/ Travel & Outdoor
Chicago magazine

Chicago magazine May 2019

Since 1970, readers have turned to Chicago magazine for expertise on Chicago’s dining, shopping, and entertainment scenes, as well as for award-winning reporting on the key people and issues in the city. Get your digital subscription to Chicago magazine today.

United States
Chicagoland Publishing Company
Read More
12 Issues


2 min.

EDITOR IN CHIEF AND PUBLISHER Susanna Homan EDITORIAL EXECUTIVE EDITOR Terrance Noland DESIGN DIRECTOR Katherine Bryja Shady FEATURES EDITOR David McAninch SENIOR WRITER Bryan Smith SENIOR EDITORS Tal Rosenberg, Carrie Schedler, Lauren Williamson ASSISTANT EDITOR Phoebe Mogharei CONTRIBUTING WRITERS Mark Bazer, Rachel Bertsche, Tom Chiarella, Carol Felsenthal, Ted C. Fishman, Nina Kokotas Hahn, John Kessler, Heidi Mitchell, Mike Thomas, Bill Zehme CHIEF CONTRIBUTING DINING CRITIC Jeff Ruby CONTRIBUTING CULTURE CRITICS Meaghan Garvey, Graham Meyer, Taylor Moore, Kris Vire, Claire Voon, Lauren Warnecke CONTRIBUTING COPY EDITORS Robert Loerzel, Amy Schroeder EDITORIAL INTERNS Rachel Burns, Hannah Edgar, Analisa Trofimuk SENIOR DIGITAL EDITOR Matt Pollock DIGITAL PRODUCER Lynette Smith SOCIAL MEDIA VIDEO EDITOR DS Shin DEPUTY DESIGN DIRECTOR Emily Johnson PHOTO DIRECTOR Martha Williams ART DIRECTOR Jessica Sedgwick CONTRIBUTING DIGITAL IMAGING SPECIALIST Andrew Davis CONTRIBUTING PHOTO ASSISTANT Andrew Nawrocki PREPRESS/DESIGN MANAGER Tom Kadzielawski PRODUCTION SPECIALIST Julie Szamlewski GRAPHIC DESIGNER Haleigh Castino ADVERTISING ADVERTISING DIRECTOR Megan Holbrook OPERATIONS DIRECTOR Diana Vdovets SENIOR…

1 min.
it’s complicated

AS WE WORKED ON OUR ASSESSMENT OF Rahm Emanuel’s tenure (page 74), I thought back to the encounters I’ve had with the outgoing mayor over the years. When he was first elected in 2011, I was the editor of another local magazine, and we decided to do a story on him. Our photographer spent the morning shadowing him, and we scheduled the last shoot on the roof of City Hall, envisioning a scenic portrait for our cover. At first the mayor smiled and posed gamely, but after about five minutes, he declared, “We’re done!” and marched out. I continued to bump into him at events every few months, but our friendly hellos cooled when I landed at this magazine three years ago (possibly because Chicago’s coverage hasn’t always been favorable). Last August,…

1 min.
inside peek

Time Capsule VICKY CHEN HAIDER (PICTURED) was the fiction editor at Playboy when she died in the 1979 crash of Flight 191 (page 82). Writer Bryan Smith discovered that her onetime coworker Laurence Gonzales had given a small piece of the wreckage he’d found at the site to her widower, Syed Haider. When Smith asked about the memento, Syed had to search his cabinets and drawers to find it. He finally unearthed it, still in the same Dunkin’ Donuts bag in which he’d received it. He had taken it out only once before. Edward McClelland, who examines Rahm Emanuel’s legacy (page 74), began covering Chicago politics for the Reader 20 years ago. One of his first assignments? A congressional race including a young long-shot challenger by the name of Barack Obama. When photographer…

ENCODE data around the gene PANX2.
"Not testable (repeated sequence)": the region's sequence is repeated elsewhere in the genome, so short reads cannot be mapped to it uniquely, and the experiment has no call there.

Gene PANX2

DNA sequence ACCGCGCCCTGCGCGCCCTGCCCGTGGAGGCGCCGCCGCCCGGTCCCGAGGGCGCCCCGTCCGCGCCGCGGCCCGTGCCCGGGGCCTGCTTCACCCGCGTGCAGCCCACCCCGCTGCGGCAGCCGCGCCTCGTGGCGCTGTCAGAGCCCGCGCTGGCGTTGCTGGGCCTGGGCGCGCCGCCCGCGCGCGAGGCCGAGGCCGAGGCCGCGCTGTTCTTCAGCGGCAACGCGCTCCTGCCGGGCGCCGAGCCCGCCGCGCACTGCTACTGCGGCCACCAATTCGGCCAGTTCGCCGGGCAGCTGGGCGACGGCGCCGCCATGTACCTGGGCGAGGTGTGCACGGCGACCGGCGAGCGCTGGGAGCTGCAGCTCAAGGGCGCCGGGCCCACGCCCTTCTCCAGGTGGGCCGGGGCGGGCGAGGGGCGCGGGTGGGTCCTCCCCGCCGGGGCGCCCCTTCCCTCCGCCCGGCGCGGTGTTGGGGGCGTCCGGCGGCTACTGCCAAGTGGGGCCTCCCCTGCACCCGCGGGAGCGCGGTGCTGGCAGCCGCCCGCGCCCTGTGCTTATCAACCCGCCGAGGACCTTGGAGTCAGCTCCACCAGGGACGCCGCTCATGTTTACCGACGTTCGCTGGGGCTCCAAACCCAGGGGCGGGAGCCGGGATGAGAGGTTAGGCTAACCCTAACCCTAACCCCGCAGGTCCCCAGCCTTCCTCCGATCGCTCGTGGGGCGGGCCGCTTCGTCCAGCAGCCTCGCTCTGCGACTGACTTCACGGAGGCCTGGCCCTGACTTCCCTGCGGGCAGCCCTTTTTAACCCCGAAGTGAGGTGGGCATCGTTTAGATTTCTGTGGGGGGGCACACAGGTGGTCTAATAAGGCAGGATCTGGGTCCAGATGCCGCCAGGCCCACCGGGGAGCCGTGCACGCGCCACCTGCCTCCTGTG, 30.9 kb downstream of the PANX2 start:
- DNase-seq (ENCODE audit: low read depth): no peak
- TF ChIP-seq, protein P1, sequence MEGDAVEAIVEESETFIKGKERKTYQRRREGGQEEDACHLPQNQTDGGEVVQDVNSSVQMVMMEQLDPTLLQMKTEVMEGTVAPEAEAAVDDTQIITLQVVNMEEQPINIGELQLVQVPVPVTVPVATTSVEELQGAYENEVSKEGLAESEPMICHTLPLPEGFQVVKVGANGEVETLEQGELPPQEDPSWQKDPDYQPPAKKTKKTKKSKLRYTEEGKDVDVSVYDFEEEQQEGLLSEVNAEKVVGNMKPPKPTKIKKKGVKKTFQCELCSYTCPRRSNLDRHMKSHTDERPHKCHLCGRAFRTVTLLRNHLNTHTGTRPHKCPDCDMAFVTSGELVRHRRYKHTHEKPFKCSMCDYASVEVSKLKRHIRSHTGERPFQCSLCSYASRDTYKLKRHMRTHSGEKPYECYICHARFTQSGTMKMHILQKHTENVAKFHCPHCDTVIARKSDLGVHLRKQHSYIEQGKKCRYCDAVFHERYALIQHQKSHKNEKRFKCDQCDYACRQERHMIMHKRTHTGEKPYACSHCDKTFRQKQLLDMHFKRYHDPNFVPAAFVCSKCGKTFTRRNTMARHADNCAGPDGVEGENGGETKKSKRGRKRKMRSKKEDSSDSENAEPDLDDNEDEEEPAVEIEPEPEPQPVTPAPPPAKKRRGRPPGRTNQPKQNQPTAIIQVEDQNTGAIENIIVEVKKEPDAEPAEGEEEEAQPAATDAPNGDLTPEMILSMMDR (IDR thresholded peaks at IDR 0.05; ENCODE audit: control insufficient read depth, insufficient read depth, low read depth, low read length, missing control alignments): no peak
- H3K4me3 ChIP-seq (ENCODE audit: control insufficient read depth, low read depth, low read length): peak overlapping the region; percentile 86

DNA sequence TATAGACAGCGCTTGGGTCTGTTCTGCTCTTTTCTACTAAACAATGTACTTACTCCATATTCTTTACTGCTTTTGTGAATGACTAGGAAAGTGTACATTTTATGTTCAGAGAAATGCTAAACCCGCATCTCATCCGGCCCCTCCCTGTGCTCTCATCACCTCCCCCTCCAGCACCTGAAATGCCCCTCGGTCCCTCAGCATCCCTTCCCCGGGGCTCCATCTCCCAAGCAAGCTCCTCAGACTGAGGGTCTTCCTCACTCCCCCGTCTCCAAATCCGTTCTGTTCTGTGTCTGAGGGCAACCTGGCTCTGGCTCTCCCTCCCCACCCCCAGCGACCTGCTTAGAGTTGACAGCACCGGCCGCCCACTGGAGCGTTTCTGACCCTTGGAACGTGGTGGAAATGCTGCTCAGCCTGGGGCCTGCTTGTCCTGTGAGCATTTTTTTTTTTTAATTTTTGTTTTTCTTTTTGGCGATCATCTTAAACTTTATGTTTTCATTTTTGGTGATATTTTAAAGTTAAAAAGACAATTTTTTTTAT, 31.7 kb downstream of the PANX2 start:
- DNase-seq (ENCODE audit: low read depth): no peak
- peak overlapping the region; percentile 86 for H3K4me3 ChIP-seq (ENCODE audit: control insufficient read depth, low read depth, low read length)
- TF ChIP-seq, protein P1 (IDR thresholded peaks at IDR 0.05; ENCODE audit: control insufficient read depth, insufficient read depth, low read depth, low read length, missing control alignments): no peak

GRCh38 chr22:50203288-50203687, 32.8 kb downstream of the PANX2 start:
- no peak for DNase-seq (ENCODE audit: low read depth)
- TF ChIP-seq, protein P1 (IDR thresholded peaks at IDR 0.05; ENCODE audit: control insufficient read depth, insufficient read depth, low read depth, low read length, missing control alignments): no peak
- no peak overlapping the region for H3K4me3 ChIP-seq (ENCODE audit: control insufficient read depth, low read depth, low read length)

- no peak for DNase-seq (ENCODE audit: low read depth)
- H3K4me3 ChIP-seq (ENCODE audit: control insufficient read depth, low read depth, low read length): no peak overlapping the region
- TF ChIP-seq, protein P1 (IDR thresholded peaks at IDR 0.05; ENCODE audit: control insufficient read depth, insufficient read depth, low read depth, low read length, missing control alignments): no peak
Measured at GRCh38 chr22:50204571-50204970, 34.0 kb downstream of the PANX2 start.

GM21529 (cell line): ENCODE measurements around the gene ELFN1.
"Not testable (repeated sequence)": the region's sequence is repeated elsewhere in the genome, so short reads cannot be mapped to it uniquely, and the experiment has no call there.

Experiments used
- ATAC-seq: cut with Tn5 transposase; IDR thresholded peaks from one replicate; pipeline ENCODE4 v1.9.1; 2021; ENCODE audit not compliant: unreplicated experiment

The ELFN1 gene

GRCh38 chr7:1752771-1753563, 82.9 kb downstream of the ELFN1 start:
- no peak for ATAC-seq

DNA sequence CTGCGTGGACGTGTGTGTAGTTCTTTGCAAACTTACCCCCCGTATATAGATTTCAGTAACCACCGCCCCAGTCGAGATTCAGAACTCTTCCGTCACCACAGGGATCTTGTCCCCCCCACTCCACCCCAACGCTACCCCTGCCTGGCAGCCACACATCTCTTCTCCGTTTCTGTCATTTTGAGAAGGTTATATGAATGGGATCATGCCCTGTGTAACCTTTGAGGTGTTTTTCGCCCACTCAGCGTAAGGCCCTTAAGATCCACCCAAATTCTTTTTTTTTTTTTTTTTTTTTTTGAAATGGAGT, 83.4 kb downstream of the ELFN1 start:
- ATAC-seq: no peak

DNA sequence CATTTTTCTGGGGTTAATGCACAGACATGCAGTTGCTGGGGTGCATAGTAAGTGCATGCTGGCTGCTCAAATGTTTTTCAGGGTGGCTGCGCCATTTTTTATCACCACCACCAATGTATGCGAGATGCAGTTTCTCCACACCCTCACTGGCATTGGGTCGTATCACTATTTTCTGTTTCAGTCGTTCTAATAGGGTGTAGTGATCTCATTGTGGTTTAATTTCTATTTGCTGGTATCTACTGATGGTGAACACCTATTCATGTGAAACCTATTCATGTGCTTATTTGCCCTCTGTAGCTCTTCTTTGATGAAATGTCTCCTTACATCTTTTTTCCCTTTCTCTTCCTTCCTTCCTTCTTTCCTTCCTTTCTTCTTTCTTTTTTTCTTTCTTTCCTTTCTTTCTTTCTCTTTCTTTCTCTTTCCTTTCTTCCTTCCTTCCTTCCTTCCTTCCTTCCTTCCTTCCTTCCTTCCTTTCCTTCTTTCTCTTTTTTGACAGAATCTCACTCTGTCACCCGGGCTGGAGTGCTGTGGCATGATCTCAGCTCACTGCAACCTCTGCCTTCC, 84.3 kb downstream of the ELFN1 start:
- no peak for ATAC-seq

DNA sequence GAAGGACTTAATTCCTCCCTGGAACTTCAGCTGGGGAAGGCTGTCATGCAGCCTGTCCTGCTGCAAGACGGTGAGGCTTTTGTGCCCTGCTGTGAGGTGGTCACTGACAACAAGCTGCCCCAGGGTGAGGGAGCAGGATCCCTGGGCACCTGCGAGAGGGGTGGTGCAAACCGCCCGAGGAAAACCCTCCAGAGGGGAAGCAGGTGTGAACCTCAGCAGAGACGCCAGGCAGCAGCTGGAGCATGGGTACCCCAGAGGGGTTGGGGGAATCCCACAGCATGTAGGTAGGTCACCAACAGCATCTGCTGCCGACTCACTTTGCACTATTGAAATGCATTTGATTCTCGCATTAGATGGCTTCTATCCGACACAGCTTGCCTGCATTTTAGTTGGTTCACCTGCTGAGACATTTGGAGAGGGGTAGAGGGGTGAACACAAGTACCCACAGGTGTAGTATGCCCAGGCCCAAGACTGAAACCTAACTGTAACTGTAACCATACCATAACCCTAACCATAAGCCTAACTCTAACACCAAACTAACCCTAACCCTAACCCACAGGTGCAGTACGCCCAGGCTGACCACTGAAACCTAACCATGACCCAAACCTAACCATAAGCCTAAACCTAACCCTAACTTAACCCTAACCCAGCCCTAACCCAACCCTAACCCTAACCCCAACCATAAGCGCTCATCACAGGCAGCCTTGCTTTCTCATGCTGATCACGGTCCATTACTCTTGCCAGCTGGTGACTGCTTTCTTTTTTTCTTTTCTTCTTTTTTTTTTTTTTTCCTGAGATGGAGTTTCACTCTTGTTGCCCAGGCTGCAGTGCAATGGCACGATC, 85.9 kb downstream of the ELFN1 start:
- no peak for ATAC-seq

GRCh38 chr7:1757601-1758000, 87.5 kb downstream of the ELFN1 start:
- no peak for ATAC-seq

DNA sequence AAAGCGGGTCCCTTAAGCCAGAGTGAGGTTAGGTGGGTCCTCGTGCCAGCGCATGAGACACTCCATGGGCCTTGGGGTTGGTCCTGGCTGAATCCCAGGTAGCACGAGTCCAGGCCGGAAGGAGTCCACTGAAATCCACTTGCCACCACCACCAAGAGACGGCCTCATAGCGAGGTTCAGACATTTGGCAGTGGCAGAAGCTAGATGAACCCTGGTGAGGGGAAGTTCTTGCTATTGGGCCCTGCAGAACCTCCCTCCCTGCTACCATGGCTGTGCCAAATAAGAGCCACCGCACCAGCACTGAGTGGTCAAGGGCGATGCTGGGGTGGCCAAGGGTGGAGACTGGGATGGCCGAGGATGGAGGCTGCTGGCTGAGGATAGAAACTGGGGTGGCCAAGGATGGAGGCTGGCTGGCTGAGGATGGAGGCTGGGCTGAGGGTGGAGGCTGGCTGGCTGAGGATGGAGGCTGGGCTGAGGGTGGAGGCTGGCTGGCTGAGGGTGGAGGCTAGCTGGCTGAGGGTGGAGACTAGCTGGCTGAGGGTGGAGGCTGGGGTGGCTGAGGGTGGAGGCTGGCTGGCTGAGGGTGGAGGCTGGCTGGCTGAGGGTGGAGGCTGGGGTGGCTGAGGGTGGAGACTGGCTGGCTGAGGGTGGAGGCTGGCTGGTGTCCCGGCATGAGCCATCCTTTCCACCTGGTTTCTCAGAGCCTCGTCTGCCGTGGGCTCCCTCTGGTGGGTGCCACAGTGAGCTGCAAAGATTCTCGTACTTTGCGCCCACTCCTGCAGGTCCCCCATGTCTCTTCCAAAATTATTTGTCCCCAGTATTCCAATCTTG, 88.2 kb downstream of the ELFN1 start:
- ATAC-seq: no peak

1 min.
chicago’s forgotten pro-choice warriors

DINING OUT(SIDE THE CITY) I can confirm El Pollo Vagabundo [“The 30 Best Suburban Restaurants,” March]. By far my favorite Mexican food in the world. tuna_HP via Reddit Sad that Schaumburg doesn’t have a decent restaurant worthy of this list. Hopefully that will change when Phat Phat opens. Patti Christine via Facebook HERE’S JOHNNIE’S Why must you taunt this good Italian Catholic boy with an article about an amazing beef sandwich [“The Art of Ordering a Sandwich at Johnnie’s,” March] on a Friday during Lent? That’s just mean. (But it does give me something to look forward to tomorrow.) John Corrao via Facebook TO PSYCH OR NOT TO PSYCH Hell no. Not interested in some secret [designer drug] party where no one even knows what they are taking [“A Very Serious Party,” March]. Dylan Jacob Butler via Facebook I need friends…

1 min.
the art of the steal

▪ In December 1978, the Art Institute of Chicago made a chilling discovery: Three paintings by postimpressionist master Paul Cézanne were missing. Suspicions centered on one Laud Spencer “Nick” Pace, who worked in packing and shipping. He had asked about the value of one of the pieces and been seen carrying a package outside their storage location early one morning. When police searched his place, they found Plexiglas and a handwritten story about robbing the Art Institute—Pace claimed it was fiction—but no art. He received a suspended sentence for taking the Plexiglas. As William Currie noted in his May 1979 Chicago story “The Theft,” Pace was “one of the more unusual personalities involved in the whole affair.” Nick Pace wants someday to be knownas a writer. In fact, he says he…

1 min.
your best museum pics

Winner! @mz_exposure Mari Zamora had been on Instagram for only a few weeks when she posted this month’s winning shot of a staircase and artwork in the Museum of Contemporary Art. “This was a good sign that I should keep going,” she says. WE ALSO LOVED … @aliceaolive @alivalera @artist_chrisarnold @derryhenrick NEXT CONTEST Post your best shot of a Chicago sunset on Instagram by June 15. Follow us at @chicago mag, tag us, and include #bestchicagolife to be considered. The winner will be featured in the August issue and will receive a free one-year subscription to the magazine.…